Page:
Business supporters of Gov. Arnold Schwarzenegger, whose approval rating has taken a stunning drop this year, are growing more concerned that he might go the way of Minnesota's Jesse Ventura and not win re-election.
While Schwarzenegger's campaign will not begin in earnest for another year a lifetime in California politics and there is no dominant opponent in sight, the governor has expended much of the goodwill he quickly accumulated in his first few months in office.
"While no one is counting him out yet, the word I hear most from businesspeople is 'surprise' that he has squandered so much of his political capital and their money," said Republican political strategist Arnold Steinberg. "There is real concern that his inability to steer a steady course could spell disaster next year."
Schwarzenegger's standing in the polls 34 percent in the most recent California Field Poll has sunk to nearly the level of former Gov. Gray Davis before he was recalled. Furthermore, Schwarzenegger and his allies will likely be outspent in the Nov. 8 election by a margin of at least 3-1. Public employee unions, which have been airing a series of hard-hitting ads opposing the governor's special ballot initiatives, have already raised more than $50 million and are likely to collect millions more.
At this point, November's special election is being viewed increasingly as a referendum on the governor's performance unsettling news for supporters given polls that show many Californians consider the vote to be unnecessary and costly. Indeed, some of Schwarzenegger's business allies contributed more than $10 million to his major initiative fund this year and so far at least have seen little in return.
"Businesspeople have stayed away in droves from contributing to the initiative fund because they have watched the money raised so far being squandered," said Tony Quinn, a Sacramento-based political analyst who used to consult for business groups and lobbyists.
There's little expectation that Schwarzenegger can guide all four of the ballot initiatives he's backing to victory. Two of the measures one to change the redistricting process and the other to give him more power to make budget cuts have trailed badly in recent polls, while a third to lengthen the eligibility period for teacher tenure was barely garnering majority support.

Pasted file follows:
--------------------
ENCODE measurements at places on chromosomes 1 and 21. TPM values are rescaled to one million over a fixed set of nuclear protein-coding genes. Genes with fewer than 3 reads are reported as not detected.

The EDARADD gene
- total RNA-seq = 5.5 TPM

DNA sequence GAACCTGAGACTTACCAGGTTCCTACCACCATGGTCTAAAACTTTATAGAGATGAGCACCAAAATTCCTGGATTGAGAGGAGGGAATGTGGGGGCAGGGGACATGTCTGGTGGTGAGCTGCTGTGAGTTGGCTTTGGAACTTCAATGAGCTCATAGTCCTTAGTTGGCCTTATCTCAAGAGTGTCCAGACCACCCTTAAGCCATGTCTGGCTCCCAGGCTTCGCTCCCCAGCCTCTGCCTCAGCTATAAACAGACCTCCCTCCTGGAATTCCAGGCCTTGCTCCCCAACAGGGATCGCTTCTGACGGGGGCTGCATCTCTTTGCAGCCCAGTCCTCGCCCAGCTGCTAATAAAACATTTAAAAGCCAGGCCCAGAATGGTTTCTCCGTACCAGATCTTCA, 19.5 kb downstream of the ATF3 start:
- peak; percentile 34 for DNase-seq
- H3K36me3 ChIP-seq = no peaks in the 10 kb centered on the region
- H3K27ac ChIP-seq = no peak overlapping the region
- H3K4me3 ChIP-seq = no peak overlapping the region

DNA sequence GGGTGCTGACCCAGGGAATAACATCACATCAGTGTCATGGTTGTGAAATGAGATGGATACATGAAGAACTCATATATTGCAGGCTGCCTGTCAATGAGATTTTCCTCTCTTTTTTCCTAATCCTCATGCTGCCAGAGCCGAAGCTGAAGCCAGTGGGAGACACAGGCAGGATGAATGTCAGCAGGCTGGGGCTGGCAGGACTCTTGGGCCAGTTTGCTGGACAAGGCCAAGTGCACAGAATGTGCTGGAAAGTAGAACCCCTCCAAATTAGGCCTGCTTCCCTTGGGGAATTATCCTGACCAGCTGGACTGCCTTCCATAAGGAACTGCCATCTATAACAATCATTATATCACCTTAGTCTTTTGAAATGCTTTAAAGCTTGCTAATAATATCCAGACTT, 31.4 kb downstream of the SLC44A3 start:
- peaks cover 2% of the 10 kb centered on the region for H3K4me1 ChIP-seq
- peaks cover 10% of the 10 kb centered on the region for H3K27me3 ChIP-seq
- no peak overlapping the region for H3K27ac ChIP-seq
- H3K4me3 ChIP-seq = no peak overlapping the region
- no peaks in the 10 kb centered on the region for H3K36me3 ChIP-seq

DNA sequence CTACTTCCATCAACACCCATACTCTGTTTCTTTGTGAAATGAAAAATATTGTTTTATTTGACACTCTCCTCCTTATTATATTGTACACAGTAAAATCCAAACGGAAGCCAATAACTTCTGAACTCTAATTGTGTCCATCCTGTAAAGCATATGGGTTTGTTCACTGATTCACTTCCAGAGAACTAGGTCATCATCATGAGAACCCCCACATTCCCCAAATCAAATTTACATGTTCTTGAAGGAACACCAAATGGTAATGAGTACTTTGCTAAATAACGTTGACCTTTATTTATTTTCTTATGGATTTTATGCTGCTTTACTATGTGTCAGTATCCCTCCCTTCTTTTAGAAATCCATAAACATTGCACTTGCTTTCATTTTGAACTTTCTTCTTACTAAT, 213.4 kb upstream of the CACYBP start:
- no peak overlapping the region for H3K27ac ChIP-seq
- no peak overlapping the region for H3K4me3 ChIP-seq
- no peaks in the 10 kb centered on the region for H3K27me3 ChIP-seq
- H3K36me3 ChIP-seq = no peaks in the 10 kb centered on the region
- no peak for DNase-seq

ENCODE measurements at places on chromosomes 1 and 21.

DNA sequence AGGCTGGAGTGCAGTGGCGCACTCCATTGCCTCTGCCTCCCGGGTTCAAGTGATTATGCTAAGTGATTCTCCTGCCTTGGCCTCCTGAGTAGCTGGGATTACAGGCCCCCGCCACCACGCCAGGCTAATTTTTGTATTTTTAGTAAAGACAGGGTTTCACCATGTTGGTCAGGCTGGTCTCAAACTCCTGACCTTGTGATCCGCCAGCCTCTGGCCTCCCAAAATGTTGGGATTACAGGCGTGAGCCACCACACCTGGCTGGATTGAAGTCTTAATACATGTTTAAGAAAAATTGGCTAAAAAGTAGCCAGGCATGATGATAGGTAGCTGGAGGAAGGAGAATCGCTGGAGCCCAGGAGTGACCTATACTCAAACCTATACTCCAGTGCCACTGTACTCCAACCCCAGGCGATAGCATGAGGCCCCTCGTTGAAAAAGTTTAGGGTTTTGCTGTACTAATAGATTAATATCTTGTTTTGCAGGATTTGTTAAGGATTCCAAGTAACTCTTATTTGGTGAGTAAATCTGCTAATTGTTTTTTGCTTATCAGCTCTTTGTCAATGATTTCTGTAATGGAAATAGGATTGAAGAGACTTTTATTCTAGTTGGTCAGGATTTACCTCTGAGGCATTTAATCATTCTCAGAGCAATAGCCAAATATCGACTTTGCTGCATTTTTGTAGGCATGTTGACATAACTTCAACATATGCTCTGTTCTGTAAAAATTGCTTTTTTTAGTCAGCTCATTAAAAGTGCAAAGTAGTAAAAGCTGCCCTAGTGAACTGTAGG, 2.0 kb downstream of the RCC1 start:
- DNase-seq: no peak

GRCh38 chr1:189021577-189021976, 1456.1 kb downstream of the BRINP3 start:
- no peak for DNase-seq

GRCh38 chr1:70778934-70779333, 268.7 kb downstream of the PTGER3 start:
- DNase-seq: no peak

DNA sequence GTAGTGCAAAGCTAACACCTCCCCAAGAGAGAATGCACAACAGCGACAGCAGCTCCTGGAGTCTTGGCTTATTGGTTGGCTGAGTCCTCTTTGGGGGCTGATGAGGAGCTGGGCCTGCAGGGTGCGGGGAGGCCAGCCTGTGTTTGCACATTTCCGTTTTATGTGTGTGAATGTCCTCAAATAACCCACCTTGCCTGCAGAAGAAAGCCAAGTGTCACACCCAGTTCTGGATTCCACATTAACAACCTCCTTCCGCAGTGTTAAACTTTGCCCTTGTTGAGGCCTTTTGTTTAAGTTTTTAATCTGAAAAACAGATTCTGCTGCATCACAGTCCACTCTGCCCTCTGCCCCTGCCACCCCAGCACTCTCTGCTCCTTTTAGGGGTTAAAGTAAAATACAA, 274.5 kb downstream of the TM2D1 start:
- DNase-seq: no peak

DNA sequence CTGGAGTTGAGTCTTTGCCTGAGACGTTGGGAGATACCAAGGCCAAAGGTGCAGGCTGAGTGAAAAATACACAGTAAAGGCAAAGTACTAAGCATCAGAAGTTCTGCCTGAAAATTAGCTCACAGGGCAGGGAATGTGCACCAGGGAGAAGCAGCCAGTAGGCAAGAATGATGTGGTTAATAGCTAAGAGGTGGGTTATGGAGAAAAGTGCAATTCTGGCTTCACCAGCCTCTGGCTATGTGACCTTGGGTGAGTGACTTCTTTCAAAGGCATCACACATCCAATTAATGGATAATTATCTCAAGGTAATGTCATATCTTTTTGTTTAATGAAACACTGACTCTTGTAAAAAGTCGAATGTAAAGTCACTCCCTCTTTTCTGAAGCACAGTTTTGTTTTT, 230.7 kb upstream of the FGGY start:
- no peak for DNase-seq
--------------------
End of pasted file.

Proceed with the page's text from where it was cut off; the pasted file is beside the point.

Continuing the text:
Only the measure requiring union member consent for their dues to be used for political purposes had a substantial lead, and Schwarzenegger didn't officially support that initiative until last week.
"Everyone underestimated how strong the forces of the status quo are," said Frank Baxter, former chief executive of brokerage house Jefferies & Company Inc. who has contributed at least $75,000 to ballot funds or organizations allied with Schwarzenegger.
The state's business community has made a major investment in Schwarzenegger, not only in money but in formal ties and commitments. Several business lobbyists have key posts in the governor's political apparatus, including California Chamber of Commerce president Allan Zaremberg, who co-chairs Schwarzenegger's main initiative campaign fund.
In return, Schwarzenegger has pushed workers' compensation reform through a reluctant state Legislature and has vetoed a stream of bills that business groups have labeled as job killers.
For all his troubles, he enters the campaign season with several key advantages starting with the dearth of potential candidates in either party. The only other announced candidates so far are both Democrats: state Treasurer Phil Angelides and state Controller Steve Westly.
Angelides, in particular, is being branded as anti-business given his heated comments about corporate greed. "You've heard Angelides talk; that's Armageddon for the business community," said Michael Shaw, assistant state director for the National Federation of Independent Business. "If he wins the Democratic nomination, no way will you see business abandon the governor next November."
Schwarzenegger's supporters are quick to point out similarities to the predicament faced by Pete Wilson, another Republican governor who trailed badly in the polls a year before he was up for re-election.
But Wilson had a weak opponent in Kathleen Brown and as the campaign wound down, he latched onto the popular issue of restricting state aid for illegal immigrants. He ended up trouncing Brown by 15 points.
For his deep-pockets backers, perhaps the biggest benefit Schwarzenegger brings is to deflect the efforts of a Legislature that generally has been tough on business.
But there have been rifts. In an interview with the Sacramento newsletter Capitol Weekly, Schwarzenegger said he was open to supporting an initiative that would require that companies obtain the consent of shareholders before making political contributions. Public employee unions have vowed to qualify such a measure for the June 2006 ballot if the union dues consent initiative passes in November.
Stewart downplayed the impact of this measure, saying that if it were to pass, many of the major manufacturers in his association would probably abandon traditional corporate donations and set up political action committees to which employees could contribute voluntarily.
"He is still the best alternative out there for business in the gubernatorial election," said Quinn.
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